Rules and Regulations

The Feds have been busy. As we approach the end of April, three major changes affecting employment law have been published. The three changes are in relation to:

  • Increases in the exemption threshold for purposes of overtime
  • Final Regulations released this month on the Pregnant Workers Fairness Act which was enacted last year.
  • Final Rule to ban Non-Compete agreements

The first one is the most sweeping and will require that organizations begin planning staffing needs and fiscal impacts due to the changes in the Fair Labor Standards Act threshold for exemption from the overtime provisions of the Act.

The current salary exemption level is $684 per week or $35,568 per year. This means that if the employee is paid a salary, they perform primarily executive, administrative, or professional duties, according to Department of Labor (DOL) regulations, and they make a salary level meeting the required threshold, the employer does not to pay overtime to an employee for having worked over 40 hours in a week. This newly published final rule will increase that threshold to the following amounts in two phases:

  • July 1, 2024: $844 per week ($43,888 per year)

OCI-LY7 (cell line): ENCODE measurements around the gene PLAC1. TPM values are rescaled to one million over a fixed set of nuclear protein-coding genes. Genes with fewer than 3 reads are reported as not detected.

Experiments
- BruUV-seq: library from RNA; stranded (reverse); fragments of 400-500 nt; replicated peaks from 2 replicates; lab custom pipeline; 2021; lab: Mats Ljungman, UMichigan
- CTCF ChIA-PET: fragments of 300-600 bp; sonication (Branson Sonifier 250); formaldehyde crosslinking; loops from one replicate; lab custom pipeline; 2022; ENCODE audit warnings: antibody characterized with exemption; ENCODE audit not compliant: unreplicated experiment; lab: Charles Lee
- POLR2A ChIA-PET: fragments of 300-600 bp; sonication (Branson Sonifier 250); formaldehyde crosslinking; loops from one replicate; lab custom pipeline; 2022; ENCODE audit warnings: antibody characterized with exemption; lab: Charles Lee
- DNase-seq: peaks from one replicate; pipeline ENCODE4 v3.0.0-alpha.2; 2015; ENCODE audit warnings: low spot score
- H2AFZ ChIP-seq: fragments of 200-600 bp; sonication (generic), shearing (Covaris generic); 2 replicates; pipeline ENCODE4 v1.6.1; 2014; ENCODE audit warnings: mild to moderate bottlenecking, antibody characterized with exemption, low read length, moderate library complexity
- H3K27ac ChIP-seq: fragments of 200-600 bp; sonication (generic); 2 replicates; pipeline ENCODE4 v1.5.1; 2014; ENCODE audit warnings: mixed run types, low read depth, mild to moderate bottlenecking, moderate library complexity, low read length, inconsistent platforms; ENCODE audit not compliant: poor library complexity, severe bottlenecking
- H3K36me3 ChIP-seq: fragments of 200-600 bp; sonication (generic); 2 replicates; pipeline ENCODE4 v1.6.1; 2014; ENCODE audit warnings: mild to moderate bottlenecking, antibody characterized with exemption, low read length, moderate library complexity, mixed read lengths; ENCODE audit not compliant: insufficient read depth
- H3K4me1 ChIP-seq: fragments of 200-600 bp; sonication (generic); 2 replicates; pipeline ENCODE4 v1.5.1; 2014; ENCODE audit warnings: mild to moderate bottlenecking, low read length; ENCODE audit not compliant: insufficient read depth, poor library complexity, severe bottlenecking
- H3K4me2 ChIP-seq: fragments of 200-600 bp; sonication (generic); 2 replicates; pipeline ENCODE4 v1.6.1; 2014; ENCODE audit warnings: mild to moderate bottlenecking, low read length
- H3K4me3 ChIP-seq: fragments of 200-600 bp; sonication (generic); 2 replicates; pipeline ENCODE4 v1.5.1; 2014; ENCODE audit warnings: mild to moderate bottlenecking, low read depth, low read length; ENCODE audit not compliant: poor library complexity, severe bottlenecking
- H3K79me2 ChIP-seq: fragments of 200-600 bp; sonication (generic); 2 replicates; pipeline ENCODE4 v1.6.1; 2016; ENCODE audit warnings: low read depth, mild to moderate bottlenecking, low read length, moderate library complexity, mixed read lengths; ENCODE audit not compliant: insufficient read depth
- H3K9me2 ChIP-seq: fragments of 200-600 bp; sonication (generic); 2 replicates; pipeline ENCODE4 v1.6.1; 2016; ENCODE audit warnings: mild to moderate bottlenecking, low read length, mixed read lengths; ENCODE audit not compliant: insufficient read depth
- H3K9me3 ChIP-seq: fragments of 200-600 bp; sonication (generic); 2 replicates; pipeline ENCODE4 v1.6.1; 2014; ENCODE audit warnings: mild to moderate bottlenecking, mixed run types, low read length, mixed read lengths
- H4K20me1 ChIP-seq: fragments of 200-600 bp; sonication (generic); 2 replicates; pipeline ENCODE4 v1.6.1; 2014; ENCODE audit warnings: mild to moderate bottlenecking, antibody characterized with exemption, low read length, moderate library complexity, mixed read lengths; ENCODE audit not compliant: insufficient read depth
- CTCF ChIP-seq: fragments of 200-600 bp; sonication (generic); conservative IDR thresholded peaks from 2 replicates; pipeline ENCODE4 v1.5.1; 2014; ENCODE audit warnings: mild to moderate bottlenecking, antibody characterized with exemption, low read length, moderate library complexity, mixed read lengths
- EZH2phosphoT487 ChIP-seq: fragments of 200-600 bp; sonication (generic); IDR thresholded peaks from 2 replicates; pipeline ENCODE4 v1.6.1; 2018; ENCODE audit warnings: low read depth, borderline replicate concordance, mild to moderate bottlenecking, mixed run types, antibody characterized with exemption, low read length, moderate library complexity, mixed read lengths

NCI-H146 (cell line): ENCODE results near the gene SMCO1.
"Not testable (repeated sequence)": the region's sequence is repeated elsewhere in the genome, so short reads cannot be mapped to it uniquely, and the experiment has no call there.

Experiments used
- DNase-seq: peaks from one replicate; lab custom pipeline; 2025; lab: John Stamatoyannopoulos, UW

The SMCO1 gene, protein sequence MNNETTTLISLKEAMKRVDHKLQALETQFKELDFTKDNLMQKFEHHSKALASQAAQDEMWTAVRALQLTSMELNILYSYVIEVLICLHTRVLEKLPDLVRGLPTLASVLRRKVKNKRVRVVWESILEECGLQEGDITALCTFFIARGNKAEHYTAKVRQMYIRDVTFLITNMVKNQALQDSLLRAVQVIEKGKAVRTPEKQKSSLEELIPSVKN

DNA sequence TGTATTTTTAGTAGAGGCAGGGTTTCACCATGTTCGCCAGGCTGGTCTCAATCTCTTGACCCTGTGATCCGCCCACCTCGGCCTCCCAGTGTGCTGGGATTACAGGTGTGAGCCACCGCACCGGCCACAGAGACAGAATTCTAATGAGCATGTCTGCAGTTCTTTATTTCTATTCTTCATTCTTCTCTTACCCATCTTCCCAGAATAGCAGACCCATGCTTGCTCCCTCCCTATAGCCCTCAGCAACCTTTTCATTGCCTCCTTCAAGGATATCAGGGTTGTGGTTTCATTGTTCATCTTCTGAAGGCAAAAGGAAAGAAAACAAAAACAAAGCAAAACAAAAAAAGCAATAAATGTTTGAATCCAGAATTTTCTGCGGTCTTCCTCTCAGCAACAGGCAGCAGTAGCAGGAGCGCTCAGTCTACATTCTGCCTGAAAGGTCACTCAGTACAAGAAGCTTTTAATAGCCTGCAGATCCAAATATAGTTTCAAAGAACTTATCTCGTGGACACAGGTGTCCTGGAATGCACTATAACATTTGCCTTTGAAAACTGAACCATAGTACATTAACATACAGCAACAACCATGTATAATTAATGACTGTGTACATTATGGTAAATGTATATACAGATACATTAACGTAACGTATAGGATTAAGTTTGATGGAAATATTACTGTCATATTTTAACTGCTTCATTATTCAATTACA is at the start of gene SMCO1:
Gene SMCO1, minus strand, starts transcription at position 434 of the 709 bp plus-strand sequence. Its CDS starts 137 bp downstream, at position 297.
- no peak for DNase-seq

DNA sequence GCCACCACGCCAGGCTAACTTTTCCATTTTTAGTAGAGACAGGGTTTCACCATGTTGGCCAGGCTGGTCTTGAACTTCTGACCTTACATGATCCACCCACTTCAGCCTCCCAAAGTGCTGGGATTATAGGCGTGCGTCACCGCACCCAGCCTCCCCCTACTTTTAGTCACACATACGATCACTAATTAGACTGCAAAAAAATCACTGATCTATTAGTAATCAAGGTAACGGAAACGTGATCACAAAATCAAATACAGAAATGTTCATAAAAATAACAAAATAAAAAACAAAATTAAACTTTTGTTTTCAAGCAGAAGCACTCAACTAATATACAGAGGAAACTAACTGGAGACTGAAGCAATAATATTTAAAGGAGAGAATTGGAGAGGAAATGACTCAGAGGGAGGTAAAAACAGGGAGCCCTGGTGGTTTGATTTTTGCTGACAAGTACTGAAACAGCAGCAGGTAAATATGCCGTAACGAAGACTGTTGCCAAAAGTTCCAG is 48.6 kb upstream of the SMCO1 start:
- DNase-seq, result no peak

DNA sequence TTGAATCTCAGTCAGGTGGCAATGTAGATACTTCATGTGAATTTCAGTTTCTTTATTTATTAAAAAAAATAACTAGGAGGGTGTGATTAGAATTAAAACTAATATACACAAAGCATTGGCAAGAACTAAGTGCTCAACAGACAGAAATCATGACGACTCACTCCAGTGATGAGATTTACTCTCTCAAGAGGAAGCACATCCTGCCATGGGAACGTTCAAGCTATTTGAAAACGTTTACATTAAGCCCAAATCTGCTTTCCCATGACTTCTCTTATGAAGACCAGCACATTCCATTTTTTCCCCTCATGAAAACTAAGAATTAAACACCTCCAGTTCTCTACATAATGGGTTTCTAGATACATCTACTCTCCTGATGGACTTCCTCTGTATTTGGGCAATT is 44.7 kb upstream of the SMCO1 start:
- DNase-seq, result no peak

• Jan. 1, 2025: $1,128 per week ($58,656 per year)

Certain highly compensated employees may also be exempted based on salary. The exemption for the total annual compensation level will increase from $107,432 per year to:

  • July 1, 2024: $132,964 per year
  • Jan. 1, 2025: $151,164 per year

The salary thresholds will be updated every three years, starting July 1, 2027.

The Federal Trade Commission (FTC) Proposed Final Rule related to non-compete agreements, will significantly limit an employer’s ability to have employees who leave employment sign these agreements which restrict their ability to perform certain work after leaving your organization. While this has not yet been finalized, employers will want to be prepared for the potential impact to their businesses.

Under the Pregnant Worker Fairness Act (PWFA) employees with at least fifteen employees must provide reasonable accommodations to qualified employees and applicants for limitations around pregnancy. While this Act became effective last year, the Final Rule was not issued until April 15, 2024 and it was published in the Federal Register on April 19, 2024. It will become effective on June 18, 2024.

We will be providing more in-depth information in the weeks to come. If you need Human Resources expertise or additional HR resources to support your existing HR staff, we can help you at Southwestern HR Consulting (SWHRC).  Contact SWHRC today at the link above to talk to find out about our services and our team of experts.

Magdalena Vigil-Tullar

Written by | Magdalena Vigil-Tullar


Phone: 505-270-7494 | Email:

PO Box 14274 | Albuquerque, NM 87191

SWHRC - We Keep HR Simple!
FLSA Noncompete Pregnancy